Whats the temperature for the perfect cuppa?

  WhiteTruckMan 10:22 04 Nov 2008

This isnt just an academic question. We've had a Tefal quickcup click here for about six months now. How I came by it is a tale in itself, but suffice to say it was a freebie. I admired them since I first saw them, for the fast response time, energy efficient usage and safety aspect (not having any hot water in it after use). I just didnt like the price of them at the time.

Heres the quandary; it does 'everything it says on the tin', but doesn't actually boil water. I've not measured the temperature personally but by all accounts it heats to around 85C. Now thats more than hot enough for a hot drink/instant soup etc. Think how long you have to wait for a freshly boiled cuppa to cool enough to drink safely- unless you are a saucer slurper! Instant coffee seems ok, as the powder has been pre processed, and adding water merely dissolves it (I think) so hotter water will merely result in hotter coffee. But what about tea? Is that extra 10-15 degrees essential in a chemical reaction that releases the ingredients of tea, or does it merely mean that more is released at a hotter temperature, something that can be countered by 'stewing' the tea for longer?

Opinions, anyone? and does anyone else have one of these, and how do you find it?


  smartpoly 10:36 04 Nov 2008

This link might help.

click here

Bits about temp & sleep time.

  Quickbeam 11:32 04 Nov 2008

I've always been lead to believe that tea must be made with boiling water to release the flavour. Notes written my high altitude mountaineers where they have water boiling at lower temperatures than at sea level say that the tea isn't as good.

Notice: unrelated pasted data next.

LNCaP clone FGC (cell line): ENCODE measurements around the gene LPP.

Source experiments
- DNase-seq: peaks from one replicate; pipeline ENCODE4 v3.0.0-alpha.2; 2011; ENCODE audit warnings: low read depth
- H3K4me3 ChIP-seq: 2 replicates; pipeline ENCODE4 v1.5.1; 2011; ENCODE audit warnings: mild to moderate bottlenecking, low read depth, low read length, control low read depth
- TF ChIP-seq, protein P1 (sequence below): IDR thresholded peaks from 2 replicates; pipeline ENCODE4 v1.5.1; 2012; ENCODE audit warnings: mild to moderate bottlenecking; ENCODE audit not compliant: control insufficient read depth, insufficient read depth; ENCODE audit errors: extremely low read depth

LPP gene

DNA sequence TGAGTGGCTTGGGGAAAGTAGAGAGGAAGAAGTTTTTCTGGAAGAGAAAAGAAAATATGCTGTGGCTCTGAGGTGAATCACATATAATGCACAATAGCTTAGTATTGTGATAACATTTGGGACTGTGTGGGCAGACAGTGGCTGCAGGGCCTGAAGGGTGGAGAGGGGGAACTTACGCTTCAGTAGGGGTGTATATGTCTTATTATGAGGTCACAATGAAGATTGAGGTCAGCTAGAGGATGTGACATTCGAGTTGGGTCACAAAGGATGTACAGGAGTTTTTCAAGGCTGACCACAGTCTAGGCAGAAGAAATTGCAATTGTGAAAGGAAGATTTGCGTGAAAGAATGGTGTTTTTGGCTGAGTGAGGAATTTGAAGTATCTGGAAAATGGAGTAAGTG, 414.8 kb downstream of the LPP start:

Coffee doesn't require boiling water to release the flavour, in fact it burns the flavour and makes the coffee more bitter. If you make a quick cup of instant coffee switch the kettle off as soon as the water starts to 'sing'. I can't drink coffee made by tea drinkers as they don't do this and look at me gone out if I try to explain.

I'm surprised that none of the kettle makers have thought of selling a kettle with two temperature cut-offs, one for tea 100% and one for coffee 90%.
click here click here

As for the right temperature to drink it, I sip it right away at the made temp, I know of people that let it cool to baby feeding temp... everyone to their own

  Quickbeam 11:32 04 Nov 2008

% = degs C

  wiz-king 11:43 04 Nov 2008

Instant coffee made with 85 deg water is yuk! It needs near boiling point water to be made properly, otherwise it tastes powdery.

  Quickbeam 11:50 04 Nov 2008

"near boiling point" = when the water starts to sing 'sing' The difference between insatnt made at 95 & 100 degs is the difference between drinkable and undrinkable.

Fresh ground coffee is OK made at 90 degs.

  Quickbeam 11:51 04 Nov 2008

So good I sang it twice:)

  Bingalau 12:25 04 Nov 2008

I always let the water boil and then leave it for a few seconds to go "off the boil" before making coffee. This has the added advantage of purifying the water too. so let the water boil and then wait before adding to the instant coffee.

For making tea I have always understood the water must be boiling, So I always heat the cup with boiling water beforehand and then pour it away and make sure the kettle is boiling before adding to the teabag. However I never drink tea these days. Coffee is the stuff for me.

I was going to mention "tinned tomato's" but will leave that to someone else.

  namtas 12:38 04 Nov 2008

Tea has a less acceptable taste and is instantly noticeable when it has been brewed from water that was not at boiling temp, strange, but tea also appears to taste better when taken from a chain cup.

  namtas 12:39 04 Nov 2008

oops problem finding a chain cup, try china I am sure that will be much better.

  Quickbeam 13:00 04 Nov 2008

Tea in chain cups went out of fashion with soup in a basket...

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